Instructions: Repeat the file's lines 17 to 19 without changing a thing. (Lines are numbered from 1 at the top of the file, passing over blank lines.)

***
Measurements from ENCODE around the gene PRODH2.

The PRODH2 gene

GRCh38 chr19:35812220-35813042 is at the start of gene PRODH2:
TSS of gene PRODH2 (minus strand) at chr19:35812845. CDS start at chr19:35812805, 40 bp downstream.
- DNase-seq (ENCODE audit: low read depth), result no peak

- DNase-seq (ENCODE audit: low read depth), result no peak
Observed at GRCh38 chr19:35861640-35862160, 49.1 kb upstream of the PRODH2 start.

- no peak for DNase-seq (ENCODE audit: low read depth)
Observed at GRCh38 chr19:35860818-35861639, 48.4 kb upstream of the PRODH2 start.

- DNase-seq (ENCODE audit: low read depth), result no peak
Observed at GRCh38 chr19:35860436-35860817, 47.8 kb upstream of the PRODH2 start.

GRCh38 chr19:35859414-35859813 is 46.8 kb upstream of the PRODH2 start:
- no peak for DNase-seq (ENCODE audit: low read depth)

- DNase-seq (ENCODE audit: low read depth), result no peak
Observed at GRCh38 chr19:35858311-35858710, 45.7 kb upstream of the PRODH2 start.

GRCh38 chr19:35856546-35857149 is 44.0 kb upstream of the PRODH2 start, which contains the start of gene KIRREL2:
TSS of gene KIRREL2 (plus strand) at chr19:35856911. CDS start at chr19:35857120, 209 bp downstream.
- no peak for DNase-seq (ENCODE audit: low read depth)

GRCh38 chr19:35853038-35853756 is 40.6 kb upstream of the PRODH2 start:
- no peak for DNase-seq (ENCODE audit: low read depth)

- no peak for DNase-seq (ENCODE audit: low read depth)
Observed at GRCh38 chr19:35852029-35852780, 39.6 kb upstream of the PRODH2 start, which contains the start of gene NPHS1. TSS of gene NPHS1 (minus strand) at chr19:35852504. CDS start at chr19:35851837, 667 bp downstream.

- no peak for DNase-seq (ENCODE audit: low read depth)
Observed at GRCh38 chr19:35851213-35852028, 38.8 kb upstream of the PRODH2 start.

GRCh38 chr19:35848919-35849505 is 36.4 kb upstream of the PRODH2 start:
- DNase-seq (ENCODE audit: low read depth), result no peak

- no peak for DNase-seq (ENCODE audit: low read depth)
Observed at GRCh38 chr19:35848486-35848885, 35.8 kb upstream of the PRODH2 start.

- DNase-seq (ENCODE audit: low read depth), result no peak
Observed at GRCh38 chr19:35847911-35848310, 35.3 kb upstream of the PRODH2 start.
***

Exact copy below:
TSS of gene KIRREL2 (plus strand) at chr19:35856911. CDS start at chr19:35857120, 209 bp downstream.
- no peak for DNase-seq (ENCODE audit: low read depth)

GRCh38 chr19:35853038-35853756 is 40.6 kb upstream of the PRODH2 start: